Thursday, July 06, 2006

Repurposing Life

A couple of very interesting articles - one very in-depth report at Wired, and a fluffier piece at MSNBC - deal with the fascinating subject of programmable biology. For all that I bang on sometimes about the dangers of superplagues unleashed by crazed extinctionists, it's only fair that I also take a look at some of the more positive developments.

First, the MSNBC article, Making Factories and Computers With DNA. According to the article (and I've seen referrences to this kind of work before) DNA is being exploited by many researchers, not for it's information-carrying and processing capability, but for it's structural talent. Essentially, DNA loves to hook up with DNA, and if you arrange the base-pairs just right - something that's getting cheaper to do all the time - you can get it to self-assemble into complex three dimensional mechanical structures. On it's own this isn't all that useful, as DNA is kind of floppy: you can make something that looks like a gear, but when you try to use it like one it'll disappoint pretty quick. But you can use it as what amounts to a scaffold. The result: smaller, faster electronics, and an on-ramp to molecular nanotechnology.

The Wired, Life, Reinvented, looks at a completely different aspect of programmable biology. Rather than using DNA as a simple construction platform, programmable biology aims to create wholly synthetic life-forms, starting with a from-the-ground-up rewriting of the genetic code.

Part of this involves making 'biobricks', a standardized set of genetic components that would perform functions analogous to logic gates. This would radically simplify biological engineering, bringing it into the same ballpark as writing computer code.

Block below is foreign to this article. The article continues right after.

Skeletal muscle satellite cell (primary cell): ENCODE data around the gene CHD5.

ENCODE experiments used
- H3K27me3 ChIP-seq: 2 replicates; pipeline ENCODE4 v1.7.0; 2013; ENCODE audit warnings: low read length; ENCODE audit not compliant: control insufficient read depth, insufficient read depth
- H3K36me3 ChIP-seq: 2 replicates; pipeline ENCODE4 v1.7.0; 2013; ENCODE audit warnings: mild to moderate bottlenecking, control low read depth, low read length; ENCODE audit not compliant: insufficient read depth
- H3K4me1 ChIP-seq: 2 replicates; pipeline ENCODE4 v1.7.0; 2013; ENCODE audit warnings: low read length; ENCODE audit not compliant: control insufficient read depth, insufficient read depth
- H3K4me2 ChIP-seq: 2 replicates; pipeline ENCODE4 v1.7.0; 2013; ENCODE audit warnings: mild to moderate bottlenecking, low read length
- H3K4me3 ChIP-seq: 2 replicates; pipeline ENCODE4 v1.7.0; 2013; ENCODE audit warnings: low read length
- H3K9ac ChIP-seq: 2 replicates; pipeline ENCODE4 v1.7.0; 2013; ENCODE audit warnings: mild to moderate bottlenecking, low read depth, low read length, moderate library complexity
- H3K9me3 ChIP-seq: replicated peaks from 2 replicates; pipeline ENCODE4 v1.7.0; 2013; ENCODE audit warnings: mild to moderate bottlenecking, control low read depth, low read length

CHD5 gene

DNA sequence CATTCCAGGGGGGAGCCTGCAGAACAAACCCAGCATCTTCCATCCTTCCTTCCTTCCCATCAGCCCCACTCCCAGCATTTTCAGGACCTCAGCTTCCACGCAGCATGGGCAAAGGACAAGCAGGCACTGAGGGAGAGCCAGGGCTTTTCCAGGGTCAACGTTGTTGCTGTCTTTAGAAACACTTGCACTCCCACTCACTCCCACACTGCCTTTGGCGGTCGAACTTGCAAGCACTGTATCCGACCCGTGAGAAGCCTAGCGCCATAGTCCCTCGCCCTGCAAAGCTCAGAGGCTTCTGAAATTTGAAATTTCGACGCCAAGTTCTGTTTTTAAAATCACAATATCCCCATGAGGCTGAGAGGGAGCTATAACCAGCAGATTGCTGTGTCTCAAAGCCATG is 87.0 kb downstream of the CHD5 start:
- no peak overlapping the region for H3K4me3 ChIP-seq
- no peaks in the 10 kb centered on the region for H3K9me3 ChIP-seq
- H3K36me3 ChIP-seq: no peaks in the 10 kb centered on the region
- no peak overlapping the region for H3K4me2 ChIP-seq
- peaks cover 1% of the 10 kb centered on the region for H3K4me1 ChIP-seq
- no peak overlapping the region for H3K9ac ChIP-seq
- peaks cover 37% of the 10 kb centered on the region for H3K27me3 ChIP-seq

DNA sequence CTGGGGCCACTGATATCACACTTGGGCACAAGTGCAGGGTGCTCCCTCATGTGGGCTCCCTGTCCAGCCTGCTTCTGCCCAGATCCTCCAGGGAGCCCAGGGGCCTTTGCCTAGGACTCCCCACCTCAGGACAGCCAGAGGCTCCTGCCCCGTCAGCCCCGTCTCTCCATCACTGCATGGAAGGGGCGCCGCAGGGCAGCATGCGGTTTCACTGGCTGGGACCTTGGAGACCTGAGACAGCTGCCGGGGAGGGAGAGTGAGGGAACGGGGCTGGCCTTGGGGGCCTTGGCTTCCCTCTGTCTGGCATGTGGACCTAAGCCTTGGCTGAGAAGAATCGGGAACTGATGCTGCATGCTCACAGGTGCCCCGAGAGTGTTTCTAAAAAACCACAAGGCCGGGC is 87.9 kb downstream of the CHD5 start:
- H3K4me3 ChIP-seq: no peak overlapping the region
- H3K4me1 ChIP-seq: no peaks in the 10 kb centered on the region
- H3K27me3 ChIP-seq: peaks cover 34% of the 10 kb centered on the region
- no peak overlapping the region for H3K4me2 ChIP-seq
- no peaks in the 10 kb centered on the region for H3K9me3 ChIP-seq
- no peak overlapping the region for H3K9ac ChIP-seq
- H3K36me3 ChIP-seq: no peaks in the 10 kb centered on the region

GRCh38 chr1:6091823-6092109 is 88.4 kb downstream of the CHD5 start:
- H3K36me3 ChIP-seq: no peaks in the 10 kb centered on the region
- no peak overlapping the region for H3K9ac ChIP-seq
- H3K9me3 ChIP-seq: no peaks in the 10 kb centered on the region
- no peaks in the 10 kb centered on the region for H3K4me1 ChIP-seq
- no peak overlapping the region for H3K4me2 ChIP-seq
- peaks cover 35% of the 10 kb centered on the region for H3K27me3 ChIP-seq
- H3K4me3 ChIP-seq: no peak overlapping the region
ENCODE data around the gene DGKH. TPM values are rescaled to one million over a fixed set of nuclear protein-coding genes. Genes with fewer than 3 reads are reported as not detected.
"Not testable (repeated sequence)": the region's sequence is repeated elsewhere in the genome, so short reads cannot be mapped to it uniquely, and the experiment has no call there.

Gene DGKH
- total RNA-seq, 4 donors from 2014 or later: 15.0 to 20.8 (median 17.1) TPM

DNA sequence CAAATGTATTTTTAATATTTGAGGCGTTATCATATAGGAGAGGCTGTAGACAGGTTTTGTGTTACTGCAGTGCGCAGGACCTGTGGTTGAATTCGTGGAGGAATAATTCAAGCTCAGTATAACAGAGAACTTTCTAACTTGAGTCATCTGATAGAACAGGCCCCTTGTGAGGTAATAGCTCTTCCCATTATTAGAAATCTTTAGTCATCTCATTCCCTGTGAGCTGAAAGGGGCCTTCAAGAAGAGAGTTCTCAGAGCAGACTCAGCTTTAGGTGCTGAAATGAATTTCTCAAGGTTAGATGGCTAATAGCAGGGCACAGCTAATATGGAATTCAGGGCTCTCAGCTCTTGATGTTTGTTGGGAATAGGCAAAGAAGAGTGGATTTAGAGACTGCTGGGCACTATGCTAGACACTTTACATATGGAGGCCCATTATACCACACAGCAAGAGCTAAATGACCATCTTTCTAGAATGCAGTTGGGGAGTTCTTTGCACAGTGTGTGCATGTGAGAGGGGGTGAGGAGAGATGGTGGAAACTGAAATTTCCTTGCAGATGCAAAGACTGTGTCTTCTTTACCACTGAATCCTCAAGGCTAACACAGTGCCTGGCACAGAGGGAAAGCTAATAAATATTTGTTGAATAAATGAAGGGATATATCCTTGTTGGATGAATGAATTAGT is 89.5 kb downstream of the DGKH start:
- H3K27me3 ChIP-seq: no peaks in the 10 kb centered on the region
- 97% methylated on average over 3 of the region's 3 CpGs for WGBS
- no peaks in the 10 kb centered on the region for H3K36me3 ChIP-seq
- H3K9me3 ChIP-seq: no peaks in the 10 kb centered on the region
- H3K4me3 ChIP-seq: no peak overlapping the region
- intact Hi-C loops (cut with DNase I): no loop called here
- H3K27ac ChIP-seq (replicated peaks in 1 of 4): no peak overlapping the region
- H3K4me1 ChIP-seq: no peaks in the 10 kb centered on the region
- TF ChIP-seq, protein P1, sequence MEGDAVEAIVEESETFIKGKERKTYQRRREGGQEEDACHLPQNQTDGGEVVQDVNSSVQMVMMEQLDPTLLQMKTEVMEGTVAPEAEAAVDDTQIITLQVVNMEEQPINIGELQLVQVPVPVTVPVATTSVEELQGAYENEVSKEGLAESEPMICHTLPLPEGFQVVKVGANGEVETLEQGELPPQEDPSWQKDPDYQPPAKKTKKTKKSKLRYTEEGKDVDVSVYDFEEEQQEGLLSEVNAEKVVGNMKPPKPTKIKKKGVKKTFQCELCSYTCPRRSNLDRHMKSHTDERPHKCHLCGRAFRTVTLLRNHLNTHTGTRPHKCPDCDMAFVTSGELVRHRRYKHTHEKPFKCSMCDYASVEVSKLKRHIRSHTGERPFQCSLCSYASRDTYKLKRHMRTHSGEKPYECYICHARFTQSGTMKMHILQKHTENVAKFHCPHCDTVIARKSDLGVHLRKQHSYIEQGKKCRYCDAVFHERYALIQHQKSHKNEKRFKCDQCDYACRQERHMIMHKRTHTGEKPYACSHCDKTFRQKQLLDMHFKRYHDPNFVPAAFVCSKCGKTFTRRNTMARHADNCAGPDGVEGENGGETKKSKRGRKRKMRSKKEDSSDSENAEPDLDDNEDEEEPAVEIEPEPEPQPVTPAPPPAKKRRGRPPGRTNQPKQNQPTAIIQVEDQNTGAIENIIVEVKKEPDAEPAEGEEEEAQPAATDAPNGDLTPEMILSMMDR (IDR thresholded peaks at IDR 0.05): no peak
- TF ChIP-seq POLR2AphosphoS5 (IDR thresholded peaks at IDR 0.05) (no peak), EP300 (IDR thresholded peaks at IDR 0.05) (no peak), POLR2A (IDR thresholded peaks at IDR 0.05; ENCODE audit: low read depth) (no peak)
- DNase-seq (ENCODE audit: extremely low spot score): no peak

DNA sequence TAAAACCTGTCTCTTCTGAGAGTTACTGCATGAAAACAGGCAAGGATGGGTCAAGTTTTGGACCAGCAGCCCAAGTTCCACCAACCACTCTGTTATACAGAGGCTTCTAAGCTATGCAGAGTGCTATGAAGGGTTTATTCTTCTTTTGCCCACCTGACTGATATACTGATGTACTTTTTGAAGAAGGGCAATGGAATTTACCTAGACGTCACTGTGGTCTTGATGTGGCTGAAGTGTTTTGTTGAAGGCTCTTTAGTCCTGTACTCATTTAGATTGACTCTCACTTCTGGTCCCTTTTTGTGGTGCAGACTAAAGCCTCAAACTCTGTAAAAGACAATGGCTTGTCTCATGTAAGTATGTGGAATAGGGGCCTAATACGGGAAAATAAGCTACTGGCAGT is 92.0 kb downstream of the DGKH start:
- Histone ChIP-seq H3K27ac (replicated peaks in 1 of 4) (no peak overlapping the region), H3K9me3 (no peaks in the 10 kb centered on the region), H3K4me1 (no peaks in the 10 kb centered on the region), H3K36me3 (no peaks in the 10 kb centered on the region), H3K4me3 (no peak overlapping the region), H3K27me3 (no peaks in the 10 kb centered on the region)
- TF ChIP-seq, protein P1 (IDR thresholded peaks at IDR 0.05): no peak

Another trick they're looking at is reassigning various codons (three-nucleotide sequences) in order to widen the 'vocabulary' of life, allowing the inclusion of far more than the 20 amino acids that life has heretofore been limited to; this has the added benefit that such organisms would find everything else in the biosphere inedible, thus somewhat reducing the risk of an intentional pandemic.

The initial goal is to create industrial bacteria whose genomes have been stripped down to the raw essentials so as to make them much easier to program for various tasks, such as cleaning pollution or synthesizing everything from drugs to plastics. Further down the line, well, imagine planting a seed and digging up a car a year later.


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